When Run­ning Made His­tory

Canadian Running - - REVIEWS - Roger Robin­son Syra­cuse Univer­sity Press

In his prose and po­etry style, Roger Robin­son writes a keen-eyed first­per­son ac­count of 21 ath­let­ics events that inf lu­enced the world by reach­ing back 60 years into his own ath­let­ics his­tory.

The emer­i­tus pro­fes­sor of English at Vic­to­ria Univer­sity in Welling­ton, NZ is a highly-re­spected jour­nal­ist and life-long run­ner, who once chased world beat­ers. He has pub­lished a num­ber of books and con­trib­uted many hun­dreds of ar­ti­cles to var­i­ous pub­li­ca­tions, in­clud­ing Run­ning Times, Run­ner’s World Mag­a­zine and Cana­dian Run­ning mag­a­zine.

Af­ter rec­og­niz­ing a who’s who of the ath­let­ics com­mu­nity, Robin­son be­gins by tak­ing us through the 1948 Lon­don Olympic Games. He was a child in a war-torn na­tion that faced ra­tions and bleak­ness. “There was lit­tle money, sparse en­ter­tain­ments, few cars, not even much food,” he writes. His en­ter­tain­ment came from crawl­ing through a hedge at the nearby cin­der track called Mot­spur Park “to watch the ath­letes of Lon­don Univer­sity train and race.”

So, it was an inf lu­en­tial time for a young Robin­son, to have the op­por­tu­nity to watch the men’s 10,000m race at Wem­b­ley Sta­dium dur­ing the 1948 Olympics. He nat­u­rally cheered for Eng­land’s Jim Peters, how­ever, Robin­son wit­nessed the iconic Cze­choslo­vakian, Emil Zatopek win that race – “a strangely awk­ward run­ner,” he wrote. “That was the first time I heard a name that be­came an im­por­tant part of my con­scious­ness for the rest of my life.” And what a run­ning life it is. From the side­lines, he wit­nessed New Zealand’s finest hour when Arthur Ly­di­ard-trained ath­letes Barry Magee, Peter Snell and Mur­ray Hal­berg each won medals dur­ing the 1960 Rome Olympics. He was the voice of the Christchurch Com­mon­wealth Games in 1974. It was Robin­son, who said into the mi­cro­phone as a tele­vi­sion com­men­ta­tor, “who will be the hero and who will be the vil­lain,” in ref­er­ence to eight of the world’s top sprint­ers crouched in the blocks at the 1988 Seoul Olympics. Seoul was and still is track ’s in­deli­ble dop­ing turn­ing point.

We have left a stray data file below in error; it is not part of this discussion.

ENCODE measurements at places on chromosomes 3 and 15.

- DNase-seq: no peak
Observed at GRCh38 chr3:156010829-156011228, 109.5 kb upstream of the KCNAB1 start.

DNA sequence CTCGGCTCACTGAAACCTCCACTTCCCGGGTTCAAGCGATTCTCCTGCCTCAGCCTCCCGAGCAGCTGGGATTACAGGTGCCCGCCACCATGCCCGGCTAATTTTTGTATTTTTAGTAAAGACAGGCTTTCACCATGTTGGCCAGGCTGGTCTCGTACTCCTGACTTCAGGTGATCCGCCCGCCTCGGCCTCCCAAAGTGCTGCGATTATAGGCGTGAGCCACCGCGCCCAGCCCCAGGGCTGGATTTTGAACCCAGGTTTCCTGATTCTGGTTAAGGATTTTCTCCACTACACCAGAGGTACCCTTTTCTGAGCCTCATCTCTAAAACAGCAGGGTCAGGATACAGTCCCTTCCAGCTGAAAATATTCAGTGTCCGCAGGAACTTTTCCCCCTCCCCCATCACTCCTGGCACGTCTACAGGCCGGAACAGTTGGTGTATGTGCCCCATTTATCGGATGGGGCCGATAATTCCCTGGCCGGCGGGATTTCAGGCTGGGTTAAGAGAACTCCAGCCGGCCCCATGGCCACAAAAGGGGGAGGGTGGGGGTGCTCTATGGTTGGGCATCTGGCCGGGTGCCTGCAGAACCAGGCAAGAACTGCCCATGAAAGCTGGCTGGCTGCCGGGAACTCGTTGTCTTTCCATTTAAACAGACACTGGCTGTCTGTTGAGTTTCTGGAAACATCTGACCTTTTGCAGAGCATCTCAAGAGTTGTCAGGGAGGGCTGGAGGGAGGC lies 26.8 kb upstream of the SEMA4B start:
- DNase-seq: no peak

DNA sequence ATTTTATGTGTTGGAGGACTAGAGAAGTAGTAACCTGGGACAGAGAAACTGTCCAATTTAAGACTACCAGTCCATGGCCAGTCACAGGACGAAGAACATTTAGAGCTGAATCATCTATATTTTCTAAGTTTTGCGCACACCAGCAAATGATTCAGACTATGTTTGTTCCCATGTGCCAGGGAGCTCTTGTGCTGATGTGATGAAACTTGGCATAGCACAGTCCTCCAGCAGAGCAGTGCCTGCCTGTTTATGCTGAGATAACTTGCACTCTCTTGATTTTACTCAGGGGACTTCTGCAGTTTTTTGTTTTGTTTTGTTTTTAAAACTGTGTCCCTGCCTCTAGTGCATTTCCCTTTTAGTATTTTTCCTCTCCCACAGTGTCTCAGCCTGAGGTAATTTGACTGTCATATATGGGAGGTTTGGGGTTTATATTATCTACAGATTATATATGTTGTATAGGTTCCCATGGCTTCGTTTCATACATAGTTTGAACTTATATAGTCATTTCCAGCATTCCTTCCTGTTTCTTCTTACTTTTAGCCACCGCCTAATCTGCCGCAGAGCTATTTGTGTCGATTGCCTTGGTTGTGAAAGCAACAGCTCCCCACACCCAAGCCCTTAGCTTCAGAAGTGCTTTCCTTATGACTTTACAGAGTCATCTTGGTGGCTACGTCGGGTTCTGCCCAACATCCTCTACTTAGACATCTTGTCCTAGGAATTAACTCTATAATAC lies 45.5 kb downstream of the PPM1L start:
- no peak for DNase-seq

As Char­lie Fran­cis said dur­ing the Du­bin In­quiry – the in­ves­ti­ga­tion into Cana­dian Ben John­son’s cheat­ing – “It was an even play­ing field, it just wasn’t the play­ing field you thought it was.”

Robin­son also walks us through marathon re­demp­tions, such as the 2001 New York City Marathon af­ter 9/11, as well as the post-bomb­ing edi­tion of the Bos­ton Marathon in 2014, a demon­stra­tion of free­dom ex­pressed by tens of thou­sands.

The vic­to­ries, fail­ures, dev­as­ta­tions and cel­e­bra­tions are in­deli­ble mo­ments that mark some of the 21 events that Robin­son shares in this book. It is a well-writ­ten his­tory les­son that pro­vides us with a highly per­son­al­ized view as seen by one who ex­pe­ri­enced much of it first hand.— CR

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